The Son of Africa Claims a Continent's Crown Jewels For The U.S.
by John Pilger
On 14 October, President Barack Obama announced he was sending United States
special forces troops to Uganda to join the civil war there. In the next few
months, US combat troops will be sent to South Sudan, Congo, and Central
African Republic. They will only "engage" for "self-defense," says Obama,
satirically. With Libya secured, an American invasion of the African
continent is under way.
Obama's decision is described in the press as "highly unusual" and
"surprising," even "weird." It is none of these things. It is the logic of
American foreign policy since 1945. Take Vietnam. The priority was to halt
the influence of China, an imperial rival, and "protect" Indonesia, which
President Nixon called "the region's richest hoard of natural resources . . .the
greatest prize." Vietnam merely got in the way; and the slaughter of more
than three million Vietnamese and the devastation and poisoning of their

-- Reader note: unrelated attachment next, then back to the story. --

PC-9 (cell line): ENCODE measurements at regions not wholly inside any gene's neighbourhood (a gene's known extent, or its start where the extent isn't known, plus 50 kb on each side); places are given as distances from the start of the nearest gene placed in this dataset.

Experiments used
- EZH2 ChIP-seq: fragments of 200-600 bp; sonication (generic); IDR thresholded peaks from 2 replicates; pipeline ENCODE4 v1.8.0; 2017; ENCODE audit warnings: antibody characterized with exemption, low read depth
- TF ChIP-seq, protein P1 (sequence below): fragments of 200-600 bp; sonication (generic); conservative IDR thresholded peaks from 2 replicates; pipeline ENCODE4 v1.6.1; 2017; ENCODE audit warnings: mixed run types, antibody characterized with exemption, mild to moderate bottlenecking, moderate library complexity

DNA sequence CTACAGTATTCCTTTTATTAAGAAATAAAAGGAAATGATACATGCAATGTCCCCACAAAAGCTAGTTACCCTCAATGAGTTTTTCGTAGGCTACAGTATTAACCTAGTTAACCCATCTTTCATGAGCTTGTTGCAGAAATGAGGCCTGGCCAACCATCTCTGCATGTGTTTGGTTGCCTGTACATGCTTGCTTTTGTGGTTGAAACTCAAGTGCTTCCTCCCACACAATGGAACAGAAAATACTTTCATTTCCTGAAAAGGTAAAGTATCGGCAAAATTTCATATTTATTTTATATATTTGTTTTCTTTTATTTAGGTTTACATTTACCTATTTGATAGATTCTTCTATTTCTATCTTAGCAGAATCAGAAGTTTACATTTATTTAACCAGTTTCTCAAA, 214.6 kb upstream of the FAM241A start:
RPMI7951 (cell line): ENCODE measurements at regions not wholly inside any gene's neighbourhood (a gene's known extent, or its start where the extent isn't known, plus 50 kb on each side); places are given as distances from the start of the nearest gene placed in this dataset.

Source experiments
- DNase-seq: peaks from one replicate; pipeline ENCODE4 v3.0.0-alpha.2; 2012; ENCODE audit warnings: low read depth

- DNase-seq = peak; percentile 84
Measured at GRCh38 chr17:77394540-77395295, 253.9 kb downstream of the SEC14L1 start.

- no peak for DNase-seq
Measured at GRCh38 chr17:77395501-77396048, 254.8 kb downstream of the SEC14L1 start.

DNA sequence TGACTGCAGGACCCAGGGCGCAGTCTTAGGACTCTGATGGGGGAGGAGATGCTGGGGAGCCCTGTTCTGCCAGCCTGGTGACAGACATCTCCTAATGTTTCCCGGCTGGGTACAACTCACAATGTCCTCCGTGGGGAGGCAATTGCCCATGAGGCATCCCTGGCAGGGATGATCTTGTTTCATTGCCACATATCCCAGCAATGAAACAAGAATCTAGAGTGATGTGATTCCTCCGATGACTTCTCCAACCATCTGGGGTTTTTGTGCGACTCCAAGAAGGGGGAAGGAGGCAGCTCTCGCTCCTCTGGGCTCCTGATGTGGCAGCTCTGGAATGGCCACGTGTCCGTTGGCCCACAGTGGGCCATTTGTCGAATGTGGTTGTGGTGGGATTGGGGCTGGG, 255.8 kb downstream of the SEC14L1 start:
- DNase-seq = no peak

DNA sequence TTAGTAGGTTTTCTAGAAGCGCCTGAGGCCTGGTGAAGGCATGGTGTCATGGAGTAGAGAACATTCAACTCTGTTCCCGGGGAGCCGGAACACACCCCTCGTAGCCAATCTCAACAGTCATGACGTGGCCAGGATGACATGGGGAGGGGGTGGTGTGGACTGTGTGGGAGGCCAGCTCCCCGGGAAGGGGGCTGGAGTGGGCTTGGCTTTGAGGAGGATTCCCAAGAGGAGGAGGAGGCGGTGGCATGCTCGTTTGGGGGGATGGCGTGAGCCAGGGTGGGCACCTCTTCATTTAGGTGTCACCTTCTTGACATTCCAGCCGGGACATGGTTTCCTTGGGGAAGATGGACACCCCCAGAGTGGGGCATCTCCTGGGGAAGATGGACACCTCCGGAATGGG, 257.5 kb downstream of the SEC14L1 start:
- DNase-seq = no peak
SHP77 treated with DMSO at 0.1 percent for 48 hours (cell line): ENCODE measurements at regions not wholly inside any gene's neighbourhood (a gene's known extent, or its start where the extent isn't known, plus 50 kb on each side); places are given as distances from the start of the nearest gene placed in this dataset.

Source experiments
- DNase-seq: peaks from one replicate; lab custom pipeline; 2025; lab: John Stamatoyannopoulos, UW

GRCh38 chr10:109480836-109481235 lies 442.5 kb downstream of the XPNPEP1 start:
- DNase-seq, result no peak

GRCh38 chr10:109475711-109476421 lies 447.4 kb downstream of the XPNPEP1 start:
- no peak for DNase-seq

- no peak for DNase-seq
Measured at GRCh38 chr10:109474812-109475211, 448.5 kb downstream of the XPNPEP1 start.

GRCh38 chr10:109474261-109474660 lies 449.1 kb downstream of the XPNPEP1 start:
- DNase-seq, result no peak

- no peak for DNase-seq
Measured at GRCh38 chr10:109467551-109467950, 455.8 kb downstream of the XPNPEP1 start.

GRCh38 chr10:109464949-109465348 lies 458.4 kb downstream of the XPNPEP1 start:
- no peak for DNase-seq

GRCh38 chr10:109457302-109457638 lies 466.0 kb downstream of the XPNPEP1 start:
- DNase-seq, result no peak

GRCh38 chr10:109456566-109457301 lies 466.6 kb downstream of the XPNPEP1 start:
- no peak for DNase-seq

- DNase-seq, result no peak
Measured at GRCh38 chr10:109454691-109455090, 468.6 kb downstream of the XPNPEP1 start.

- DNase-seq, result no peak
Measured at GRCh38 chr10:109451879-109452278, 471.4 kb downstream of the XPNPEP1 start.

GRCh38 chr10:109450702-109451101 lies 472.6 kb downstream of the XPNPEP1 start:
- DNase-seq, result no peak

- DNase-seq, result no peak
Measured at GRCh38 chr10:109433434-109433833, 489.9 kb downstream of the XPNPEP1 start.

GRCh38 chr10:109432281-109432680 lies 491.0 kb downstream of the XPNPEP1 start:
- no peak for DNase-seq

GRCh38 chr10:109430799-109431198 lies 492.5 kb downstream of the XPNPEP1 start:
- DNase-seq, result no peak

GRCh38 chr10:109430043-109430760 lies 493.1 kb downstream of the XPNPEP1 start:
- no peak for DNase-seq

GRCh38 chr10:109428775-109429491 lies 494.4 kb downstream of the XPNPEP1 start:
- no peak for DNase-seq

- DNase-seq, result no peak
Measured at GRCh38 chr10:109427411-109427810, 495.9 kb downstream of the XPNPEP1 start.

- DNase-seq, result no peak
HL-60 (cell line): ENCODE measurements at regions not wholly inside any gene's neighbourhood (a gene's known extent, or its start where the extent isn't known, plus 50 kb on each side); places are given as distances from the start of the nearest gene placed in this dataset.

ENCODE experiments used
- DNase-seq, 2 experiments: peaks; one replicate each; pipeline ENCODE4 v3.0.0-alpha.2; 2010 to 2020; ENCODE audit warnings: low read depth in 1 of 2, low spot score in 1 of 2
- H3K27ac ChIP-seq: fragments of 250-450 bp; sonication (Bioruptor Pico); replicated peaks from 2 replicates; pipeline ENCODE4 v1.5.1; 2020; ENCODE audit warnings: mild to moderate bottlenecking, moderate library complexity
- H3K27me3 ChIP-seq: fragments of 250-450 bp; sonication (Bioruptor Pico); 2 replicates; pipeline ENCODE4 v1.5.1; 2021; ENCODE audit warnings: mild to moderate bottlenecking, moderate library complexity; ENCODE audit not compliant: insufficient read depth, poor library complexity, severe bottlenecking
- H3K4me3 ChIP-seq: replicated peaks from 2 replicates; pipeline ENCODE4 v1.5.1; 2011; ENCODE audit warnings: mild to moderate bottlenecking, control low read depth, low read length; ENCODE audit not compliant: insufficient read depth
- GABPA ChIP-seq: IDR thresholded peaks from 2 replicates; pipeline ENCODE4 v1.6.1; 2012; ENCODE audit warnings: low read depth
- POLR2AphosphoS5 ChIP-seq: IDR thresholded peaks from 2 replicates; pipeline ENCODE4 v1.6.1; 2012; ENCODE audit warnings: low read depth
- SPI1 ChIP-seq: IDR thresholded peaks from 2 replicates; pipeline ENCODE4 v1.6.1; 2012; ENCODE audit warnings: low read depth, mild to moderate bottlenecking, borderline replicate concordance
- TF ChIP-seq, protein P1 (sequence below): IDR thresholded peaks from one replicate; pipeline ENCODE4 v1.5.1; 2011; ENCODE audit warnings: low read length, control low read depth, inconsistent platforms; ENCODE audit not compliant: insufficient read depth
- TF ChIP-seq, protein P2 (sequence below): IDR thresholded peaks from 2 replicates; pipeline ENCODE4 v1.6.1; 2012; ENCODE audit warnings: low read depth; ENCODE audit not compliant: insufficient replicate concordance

land was the price of America achieving its goal. Like all America's
subsequent invasions, a trail of blood from Latin America to Afghanistan and
Iraq, the rationale was usually "self defense" or "humanitarian," words long
emptied of their dictionary meaning.
In Africa, says Obama, the "humanitarian mission" is to assist the
government of Uganda defeat the Lord's Resistance Army (LRA), which "has
murdered, raped, and kidnapped tens of thousands of men, women and children
in central Africa." This is an accurate description of the LRA, evoking
multiple atrocities administered by the United States, such as the bloodbath
in the 1960s following the CIA-arranged murder of Patrice Lumumba, the
Congolese independence leader and first legally elected prime minister, and
the CIA coup that installed Mobutu Sese Seko, regarded as Africa's most
Obama's other justification also invites satire. This is the "national
security of the United States." The LRA has been doing its nasty work for 24
years, of minimal interest to the United States. Today, it has fewer than
400 fighters and has never been weaker. However, US "national security"
usually means buying a corrupt and thuggish regime that has something
Washington wants. Uganda's "president-for-life" Yoweri Museveni already
receives the larger part of $45 million in US military "aid" - including
Obama's favorite drones. This is his bribe to fight a proxy war against
America's latest phantom Islamic enemy, the rag-tag al-Shabaab group based